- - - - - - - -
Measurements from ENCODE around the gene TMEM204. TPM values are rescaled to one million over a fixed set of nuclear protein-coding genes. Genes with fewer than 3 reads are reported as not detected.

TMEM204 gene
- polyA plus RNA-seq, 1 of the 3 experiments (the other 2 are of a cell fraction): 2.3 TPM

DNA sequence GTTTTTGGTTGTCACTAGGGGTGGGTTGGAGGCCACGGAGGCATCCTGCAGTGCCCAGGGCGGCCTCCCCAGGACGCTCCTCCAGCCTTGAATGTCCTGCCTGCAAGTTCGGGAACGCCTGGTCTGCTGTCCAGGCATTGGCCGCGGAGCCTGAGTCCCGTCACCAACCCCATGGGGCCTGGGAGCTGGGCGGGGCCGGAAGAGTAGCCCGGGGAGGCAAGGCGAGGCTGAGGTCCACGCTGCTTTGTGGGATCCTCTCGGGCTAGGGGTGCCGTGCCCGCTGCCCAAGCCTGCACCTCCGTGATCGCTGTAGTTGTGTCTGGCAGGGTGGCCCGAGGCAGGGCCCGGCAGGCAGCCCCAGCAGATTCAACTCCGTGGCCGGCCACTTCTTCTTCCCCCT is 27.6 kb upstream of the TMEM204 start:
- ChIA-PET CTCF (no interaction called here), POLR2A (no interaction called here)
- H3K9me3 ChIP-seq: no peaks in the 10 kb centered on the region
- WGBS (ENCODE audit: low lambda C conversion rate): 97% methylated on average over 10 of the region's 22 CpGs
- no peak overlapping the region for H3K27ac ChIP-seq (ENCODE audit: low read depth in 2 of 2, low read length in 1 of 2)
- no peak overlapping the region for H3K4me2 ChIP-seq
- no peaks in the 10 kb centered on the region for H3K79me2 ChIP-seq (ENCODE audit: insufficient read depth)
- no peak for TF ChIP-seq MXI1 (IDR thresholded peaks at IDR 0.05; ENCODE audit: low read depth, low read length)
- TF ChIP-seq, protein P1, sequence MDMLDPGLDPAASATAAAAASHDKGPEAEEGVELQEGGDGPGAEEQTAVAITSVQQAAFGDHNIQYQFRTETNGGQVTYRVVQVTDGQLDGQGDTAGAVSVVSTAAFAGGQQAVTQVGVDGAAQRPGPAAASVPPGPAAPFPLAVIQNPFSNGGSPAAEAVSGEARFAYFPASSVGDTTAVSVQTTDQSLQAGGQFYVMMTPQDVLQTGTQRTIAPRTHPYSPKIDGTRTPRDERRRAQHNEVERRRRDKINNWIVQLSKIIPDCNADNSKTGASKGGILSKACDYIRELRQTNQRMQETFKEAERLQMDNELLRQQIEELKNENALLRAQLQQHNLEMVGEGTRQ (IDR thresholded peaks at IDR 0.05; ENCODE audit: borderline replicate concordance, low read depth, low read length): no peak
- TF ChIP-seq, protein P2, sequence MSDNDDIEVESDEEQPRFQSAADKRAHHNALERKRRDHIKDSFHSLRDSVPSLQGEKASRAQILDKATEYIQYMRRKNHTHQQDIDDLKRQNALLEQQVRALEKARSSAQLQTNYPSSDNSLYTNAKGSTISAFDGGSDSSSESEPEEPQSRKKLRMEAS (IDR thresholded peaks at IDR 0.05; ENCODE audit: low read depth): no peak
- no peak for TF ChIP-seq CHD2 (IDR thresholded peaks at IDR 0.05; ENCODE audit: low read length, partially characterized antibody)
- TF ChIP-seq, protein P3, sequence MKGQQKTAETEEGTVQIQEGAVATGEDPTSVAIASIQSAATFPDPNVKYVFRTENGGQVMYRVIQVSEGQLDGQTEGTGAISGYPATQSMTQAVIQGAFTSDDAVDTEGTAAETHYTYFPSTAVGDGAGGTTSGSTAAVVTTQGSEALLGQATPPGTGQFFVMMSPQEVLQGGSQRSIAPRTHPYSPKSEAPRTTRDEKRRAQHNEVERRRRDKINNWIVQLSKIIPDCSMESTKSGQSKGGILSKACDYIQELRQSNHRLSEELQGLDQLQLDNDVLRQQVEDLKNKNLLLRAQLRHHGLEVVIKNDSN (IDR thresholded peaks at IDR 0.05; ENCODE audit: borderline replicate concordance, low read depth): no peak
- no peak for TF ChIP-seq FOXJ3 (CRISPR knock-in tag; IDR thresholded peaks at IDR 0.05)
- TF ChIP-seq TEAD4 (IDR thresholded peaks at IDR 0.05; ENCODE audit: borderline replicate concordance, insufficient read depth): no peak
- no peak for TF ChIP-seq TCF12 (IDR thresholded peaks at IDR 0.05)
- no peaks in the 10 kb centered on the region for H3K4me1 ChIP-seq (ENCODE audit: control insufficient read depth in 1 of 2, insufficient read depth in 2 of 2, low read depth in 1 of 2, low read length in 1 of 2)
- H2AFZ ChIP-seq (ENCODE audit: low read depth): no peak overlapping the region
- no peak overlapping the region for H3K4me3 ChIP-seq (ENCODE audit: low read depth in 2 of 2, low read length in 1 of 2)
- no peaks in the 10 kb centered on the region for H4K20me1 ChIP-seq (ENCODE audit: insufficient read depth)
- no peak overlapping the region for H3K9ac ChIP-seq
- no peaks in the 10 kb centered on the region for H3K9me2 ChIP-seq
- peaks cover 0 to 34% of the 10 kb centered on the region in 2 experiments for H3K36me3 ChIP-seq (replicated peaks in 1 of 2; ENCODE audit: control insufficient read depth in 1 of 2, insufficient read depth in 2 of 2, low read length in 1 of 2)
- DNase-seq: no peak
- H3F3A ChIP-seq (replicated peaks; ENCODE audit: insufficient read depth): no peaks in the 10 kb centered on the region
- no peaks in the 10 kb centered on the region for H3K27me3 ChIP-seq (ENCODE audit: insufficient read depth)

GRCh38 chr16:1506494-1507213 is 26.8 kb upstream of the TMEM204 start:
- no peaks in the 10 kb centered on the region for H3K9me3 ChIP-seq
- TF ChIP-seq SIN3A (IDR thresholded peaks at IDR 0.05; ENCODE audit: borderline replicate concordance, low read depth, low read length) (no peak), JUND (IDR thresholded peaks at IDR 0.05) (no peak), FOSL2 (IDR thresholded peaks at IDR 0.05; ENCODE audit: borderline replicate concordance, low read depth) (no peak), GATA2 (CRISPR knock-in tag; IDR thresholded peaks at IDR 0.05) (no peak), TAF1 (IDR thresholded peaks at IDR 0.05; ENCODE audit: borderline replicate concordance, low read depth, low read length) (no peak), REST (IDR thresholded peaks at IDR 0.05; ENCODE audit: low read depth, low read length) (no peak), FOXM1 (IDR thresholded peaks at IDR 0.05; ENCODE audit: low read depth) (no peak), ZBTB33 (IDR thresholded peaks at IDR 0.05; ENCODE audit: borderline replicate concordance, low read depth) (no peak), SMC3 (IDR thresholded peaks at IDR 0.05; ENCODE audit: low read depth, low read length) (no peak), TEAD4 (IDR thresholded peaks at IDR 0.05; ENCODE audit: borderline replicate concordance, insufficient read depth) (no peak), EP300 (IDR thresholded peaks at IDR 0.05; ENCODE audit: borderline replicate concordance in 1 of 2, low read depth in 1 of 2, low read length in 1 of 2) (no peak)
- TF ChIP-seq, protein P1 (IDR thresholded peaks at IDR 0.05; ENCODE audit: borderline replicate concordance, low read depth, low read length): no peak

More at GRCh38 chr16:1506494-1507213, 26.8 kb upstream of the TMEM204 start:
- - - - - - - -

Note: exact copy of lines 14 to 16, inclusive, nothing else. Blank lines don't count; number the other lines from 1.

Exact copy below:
- no peak for TF ChIP-seq CHD2 (IDR thresholded peaks at IDR 0.05; ENCODE audit: low read length, partially characterized antibody)
- TF ChIP-seq, protein P3, sequence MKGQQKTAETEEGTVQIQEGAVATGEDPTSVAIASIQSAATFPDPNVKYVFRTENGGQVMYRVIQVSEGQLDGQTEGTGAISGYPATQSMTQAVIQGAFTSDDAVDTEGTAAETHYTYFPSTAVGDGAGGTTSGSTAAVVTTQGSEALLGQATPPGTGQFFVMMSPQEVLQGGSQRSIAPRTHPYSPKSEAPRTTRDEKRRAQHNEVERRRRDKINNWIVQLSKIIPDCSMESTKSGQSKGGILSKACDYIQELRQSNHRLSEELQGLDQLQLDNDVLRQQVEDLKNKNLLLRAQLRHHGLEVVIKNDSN (IDR thresholded peaks at IDR 0.05; ENCODE audit: borderline replicate concordance, low read depth): no peak
- no peak for TF ChIP-seq FOXJ3 (CRISPR knock-in tag; IDR thresholded peaks at IDR 0.05)